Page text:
First is leadership. Leadership at both the youth and adult levels. Competent leaders that are skilled in camping in the winter. Just because you are a good camper when the weather is great does not mean you have the knowledge, skills, and most important the mind set to camp in the winter. Winter Camping can be very dangerous when not taken seriously. It can be the time of your life when done properly.
Equipment. I talk a lot about gear here at the Scoutmaster minute… and for those Scouts that are in my Troop, you know that I am a gear junky. The right gear for the right occasion is a good rule. Check out your gear, if you are not sure. Ask.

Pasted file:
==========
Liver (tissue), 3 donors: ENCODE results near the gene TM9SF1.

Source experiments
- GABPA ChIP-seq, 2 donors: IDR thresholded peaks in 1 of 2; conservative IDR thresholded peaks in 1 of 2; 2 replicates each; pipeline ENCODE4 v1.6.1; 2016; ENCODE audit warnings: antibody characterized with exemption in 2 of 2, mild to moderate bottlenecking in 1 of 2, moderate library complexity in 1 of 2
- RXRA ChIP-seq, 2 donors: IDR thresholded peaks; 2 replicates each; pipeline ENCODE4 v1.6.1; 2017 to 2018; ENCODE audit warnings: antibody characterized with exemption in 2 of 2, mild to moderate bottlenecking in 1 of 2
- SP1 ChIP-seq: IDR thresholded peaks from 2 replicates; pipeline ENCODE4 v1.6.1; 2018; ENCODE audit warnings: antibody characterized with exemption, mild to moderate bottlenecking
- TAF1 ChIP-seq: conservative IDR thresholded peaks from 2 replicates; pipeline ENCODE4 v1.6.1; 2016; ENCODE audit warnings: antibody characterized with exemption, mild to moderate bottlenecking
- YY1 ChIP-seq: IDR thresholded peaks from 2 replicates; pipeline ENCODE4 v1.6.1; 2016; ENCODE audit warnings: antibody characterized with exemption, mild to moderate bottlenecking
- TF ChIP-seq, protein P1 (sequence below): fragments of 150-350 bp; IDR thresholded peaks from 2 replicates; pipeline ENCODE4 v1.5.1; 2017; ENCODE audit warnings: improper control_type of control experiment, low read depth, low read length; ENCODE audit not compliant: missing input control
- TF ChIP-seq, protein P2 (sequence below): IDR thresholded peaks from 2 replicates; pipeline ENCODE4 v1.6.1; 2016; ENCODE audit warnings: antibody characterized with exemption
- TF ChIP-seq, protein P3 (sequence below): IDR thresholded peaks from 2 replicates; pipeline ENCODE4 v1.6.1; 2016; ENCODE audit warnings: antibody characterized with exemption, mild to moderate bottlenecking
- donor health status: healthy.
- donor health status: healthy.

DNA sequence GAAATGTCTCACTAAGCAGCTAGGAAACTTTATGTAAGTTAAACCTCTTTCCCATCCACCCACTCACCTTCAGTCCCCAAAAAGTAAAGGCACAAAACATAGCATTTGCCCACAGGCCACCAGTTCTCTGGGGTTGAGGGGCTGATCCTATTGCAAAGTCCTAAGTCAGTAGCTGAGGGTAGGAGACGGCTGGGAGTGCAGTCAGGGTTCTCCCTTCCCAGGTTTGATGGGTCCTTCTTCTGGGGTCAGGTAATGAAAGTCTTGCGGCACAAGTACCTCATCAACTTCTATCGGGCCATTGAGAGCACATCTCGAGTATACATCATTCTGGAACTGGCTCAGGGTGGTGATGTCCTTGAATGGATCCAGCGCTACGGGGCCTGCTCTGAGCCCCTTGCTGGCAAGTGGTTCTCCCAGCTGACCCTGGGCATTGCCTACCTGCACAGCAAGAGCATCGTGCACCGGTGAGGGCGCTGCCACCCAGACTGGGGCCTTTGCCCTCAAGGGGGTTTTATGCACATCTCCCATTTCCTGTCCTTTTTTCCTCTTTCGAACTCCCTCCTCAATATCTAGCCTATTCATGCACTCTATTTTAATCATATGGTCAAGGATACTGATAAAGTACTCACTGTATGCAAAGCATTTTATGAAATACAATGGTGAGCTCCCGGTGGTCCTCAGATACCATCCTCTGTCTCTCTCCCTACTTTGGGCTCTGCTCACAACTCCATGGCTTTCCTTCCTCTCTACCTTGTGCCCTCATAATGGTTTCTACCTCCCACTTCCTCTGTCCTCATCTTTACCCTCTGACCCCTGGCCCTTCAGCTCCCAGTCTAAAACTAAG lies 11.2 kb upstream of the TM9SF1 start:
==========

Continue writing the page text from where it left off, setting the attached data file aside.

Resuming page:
And finally, Physical conditioning. The cold will take you down if you are not ready for it. Backpacking or just camping in the winter is a whole different experience on your body. The cold can really wear it down. Along with physical conditioning it is important to maintain healthy mental fitness in the cold. Having the right attitude is key to surviving and using skills in the cold weather camping environment.

Get out there and Camp in the Cold. But use the G2SS, its a good place to start, but learn all you can before going out there. You will regret it if you do not go prepared.

Have a Great Scouting Day!

Got an email and a comment posted to the blog from a reader that has a great site on winter camping.
Please check the site out at

Some real good stuff there.
At the site they have an “About page”.
I love their Charter:

We endorse and strive to achieve the following principles: